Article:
Mortuary Science
Funeral Director/Embalmer

Overview Preparation Resources blank graphic
Career photo
Salary: $29,620 - $51,217
small linesmall linesmall linesmall linesmall linesmall linesmall linesmall linesmall linesmall line
Hourly: $15.59 - $30.45
small linesmall linesmall linesmall linesmall linesmall linesmall linesmall linesmall linesmall line
Outlook: 3 Stars
small linesmall linesmall linesmall linesmall linesmall linesmall linesmall linesmall linesmall line
Length of Training: 3 years
small linesmall linesmall linesmall linesmall linesmall linesmall linesmall linesmall linesmall line
Career Explorer
small linesmall linesmall linesmall linesmall linesmall linesmall linesmall linesmall linesmall line
Roadmap
small linesmall linesmall linesmall linesmall linesmall linesmall linesmall linesmall linesmall line

Individuals in funeral service careers provide advice and counseling, legal documentation, assistance with administrative tasks and the logistical management of human remains. Funeral service professionals provide counsel and advice to people prior to death as well as during and after bereavement. They must be knowledgeable of laws and customs, and sensitive to the practices of the individuals and communities with whom they work. Although this field may not appeal to everyone, those who choose to practice in this field provide a valuable service to family and friends of the deceased.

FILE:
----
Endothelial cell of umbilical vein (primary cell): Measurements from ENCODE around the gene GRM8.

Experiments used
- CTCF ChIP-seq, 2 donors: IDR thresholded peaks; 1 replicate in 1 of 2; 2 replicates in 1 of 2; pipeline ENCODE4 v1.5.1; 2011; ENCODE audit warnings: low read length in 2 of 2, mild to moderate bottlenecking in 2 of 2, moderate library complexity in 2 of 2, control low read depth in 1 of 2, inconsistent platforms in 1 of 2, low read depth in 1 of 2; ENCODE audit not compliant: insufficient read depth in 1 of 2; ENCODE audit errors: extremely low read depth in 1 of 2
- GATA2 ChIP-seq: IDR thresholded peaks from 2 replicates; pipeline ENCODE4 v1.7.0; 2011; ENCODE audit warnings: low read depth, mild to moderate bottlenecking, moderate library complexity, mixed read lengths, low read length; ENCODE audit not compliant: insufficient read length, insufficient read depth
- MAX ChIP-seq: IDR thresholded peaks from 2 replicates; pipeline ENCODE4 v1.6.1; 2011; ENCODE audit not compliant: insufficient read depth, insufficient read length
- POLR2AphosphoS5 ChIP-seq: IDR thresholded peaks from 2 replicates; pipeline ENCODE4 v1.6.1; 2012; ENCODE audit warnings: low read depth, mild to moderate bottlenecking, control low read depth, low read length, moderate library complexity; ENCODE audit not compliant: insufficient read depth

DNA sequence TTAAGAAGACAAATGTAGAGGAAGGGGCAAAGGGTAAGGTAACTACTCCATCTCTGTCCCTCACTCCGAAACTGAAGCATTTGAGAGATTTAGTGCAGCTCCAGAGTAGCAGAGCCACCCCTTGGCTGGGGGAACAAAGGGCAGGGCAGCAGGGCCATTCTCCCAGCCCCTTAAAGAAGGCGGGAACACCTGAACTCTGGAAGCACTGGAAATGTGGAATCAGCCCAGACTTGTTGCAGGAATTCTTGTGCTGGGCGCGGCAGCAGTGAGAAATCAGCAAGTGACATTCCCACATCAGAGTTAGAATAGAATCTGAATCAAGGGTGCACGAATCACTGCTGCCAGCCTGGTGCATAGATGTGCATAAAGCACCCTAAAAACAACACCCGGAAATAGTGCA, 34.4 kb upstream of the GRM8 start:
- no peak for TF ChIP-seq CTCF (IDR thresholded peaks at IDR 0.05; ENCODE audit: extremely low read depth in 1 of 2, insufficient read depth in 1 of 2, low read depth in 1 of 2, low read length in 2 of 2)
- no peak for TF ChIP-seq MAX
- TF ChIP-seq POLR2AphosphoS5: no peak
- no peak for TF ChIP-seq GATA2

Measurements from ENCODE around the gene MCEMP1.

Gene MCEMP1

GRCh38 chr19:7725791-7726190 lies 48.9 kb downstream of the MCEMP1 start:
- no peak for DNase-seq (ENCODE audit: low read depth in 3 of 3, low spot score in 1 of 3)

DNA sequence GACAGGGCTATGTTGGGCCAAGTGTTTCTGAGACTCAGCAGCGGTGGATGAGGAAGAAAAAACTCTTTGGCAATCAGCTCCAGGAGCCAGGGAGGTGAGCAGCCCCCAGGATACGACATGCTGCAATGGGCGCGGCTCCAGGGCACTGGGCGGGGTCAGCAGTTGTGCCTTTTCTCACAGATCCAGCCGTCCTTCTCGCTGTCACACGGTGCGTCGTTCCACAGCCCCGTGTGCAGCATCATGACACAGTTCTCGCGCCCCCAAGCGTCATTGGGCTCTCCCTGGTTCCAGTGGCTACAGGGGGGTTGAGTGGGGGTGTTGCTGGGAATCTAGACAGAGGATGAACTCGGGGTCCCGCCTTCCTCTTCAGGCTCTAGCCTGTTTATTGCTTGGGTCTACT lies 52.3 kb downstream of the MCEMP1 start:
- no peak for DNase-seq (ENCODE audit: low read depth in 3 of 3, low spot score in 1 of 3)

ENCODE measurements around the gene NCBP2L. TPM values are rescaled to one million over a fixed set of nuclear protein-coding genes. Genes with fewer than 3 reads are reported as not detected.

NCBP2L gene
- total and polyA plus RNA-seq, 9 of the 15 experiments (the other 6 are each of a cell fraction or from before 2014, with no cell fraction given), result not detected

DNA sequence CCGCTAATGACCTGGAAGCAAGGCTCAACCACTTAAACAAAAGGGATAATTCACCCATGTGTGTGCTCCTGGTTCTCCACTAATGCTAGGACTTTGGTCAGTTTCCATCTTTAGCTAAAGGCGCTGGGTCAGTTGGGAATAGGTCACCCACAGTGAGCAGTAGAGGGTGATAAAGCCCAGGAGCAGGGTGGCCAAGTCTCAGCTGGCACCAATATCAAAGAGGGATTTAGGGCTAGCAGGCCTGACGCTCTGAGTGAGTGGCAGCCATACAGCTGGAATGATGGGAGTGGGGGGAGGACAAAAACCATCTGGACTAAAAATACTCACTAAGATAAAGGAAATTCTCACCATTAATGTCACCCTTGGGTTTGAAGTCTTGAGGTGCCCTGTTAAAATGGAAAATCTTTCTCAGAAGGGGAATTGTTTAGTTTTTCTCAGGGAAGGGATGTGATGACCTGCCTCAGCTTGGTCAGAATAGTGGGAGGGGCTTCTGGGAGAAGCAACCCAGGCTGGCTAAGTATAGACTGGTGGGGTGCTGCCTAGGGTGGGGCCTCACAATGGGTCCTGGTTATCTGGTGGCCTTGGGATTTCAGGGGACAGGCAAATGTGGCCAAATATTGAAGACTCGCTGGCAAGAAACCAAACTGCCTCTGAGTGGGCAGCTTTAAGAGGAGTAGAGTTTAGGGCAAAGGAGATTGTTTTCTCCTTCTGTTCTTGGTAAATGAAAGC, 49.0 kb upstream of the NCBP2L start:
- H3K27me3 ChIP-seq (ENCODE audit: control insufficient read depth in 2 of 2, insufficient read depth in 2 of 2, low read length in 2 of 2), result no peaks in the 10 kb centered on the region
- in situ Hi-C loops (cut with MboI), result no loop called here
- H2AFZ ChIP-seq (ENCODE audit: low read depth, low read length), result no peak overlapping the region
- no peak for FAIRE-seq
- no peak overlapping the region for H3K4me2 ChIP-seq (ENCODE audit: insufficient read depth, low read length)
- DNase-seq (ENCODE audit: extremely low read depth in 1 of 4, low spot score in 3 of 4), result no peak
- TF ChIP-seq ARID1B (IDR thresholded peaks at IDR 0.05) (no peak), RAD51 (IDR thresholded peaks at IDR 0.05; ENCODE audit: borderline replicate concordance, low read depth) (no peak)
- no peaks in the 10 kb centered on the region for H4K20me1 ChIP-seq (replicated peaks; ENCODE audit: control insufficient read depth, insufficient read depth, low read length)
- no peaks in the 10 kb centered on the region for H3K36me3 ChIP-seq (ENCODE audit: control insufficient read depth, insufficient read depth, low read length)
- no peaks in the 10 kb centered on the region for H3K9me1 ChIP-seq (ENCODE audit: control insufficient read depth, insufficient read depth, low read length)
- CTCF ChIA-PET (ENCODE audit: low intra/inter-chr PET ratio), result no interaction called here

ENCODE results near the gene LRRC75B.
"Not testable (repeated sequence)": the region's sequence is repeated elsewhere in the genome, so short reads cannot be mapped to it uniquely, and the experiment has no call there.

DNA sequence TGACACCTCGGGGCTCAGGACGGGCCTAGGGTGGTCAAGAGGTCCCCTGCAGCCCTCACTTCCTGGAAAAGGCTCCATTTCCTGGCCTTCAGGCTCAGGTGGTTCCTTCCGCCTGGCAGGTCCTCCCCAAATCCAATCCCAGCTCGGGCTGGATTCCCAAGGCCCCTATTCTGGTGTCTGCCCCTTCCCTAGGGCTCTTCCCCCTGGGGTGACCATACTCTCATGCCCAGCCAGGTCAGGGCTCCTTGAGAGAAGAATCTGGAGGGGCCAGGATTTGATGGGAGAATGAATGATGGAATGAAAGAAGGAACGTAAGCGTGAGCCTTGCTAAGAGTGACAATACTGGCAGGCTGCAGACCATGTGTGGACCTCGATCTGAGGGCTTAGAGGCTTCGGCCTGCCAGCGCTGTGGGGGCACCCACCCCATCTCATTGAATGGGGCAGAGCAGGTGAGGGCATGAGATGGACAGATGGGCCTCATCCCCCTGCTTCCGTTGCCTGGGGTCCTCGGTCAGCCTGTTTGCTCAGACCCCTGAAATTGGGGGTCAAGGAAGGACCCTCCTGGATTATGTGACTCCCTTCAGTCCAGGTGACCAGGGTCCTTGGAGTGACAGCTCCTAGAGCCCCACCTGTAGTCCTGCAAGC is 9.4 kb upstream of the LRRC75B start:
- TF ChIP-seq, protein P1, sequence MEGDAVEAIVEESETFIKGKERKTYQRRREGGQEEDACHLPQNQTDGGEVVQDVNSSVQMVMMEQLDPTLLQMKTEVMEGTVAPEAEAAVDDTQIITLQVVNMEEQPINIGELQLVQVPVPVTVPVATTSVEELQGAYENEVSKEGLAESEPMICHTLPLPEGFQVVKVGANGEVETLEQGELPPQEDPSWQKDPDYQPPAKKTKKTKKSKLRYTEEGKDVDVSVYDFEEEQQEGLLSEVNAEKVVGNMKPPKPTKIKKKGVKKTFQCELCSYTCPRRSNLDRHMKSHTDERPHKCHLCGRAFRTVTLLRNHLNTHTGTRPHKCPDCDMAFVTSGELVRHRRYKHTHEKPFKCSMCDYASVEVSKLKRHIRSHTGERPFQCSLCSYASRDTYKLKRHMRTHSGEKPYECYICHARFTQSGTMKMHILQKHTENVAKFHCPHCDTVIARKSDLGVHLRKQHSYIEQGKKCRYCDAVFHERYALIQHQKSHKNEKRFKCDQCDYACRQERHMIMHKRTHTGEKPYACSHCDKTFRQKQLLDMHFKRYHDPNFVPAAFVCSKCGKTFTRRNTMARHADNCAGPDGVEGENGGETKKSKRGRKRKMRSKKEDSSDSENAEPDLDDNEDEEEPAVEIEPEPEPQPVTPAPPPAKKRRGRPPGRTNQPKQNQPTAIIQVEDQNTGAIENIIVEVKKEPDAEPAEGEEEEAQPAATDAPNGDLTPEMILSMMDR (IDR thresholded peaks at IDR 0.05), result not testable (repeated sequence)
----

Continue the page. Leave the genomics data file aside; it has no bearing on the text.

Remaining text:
Work Environment
Funeral service personnel may be self- employed or employed by funeral businesses, the military, hospitals, educational institutions or professional associations. Because death can occur at any time, working hours vary and can be long. Funeral directors become involved with families almost immediately after a death. They have many responsibilities including picking up the body of the deceased and taking it to the mortuary, interviewing the family to determine their desires, and preparing the body for burial or cremation and handling all aspects of the service. They also prepare obituary notices and have them placed in the newspaper and direct any transfer of the remains for out-of-state burial. Funeral directors who are self-employed are knowledgeable of accounting and business practices.

Areas of Specialization
Individuals may be licensed as funeral directors, embalmers or both. Funeral directors deal with funeral service management, burial preparation – except for embalming – and disposition of human bodies. Embalmers disinfect and preserve the body for the interment.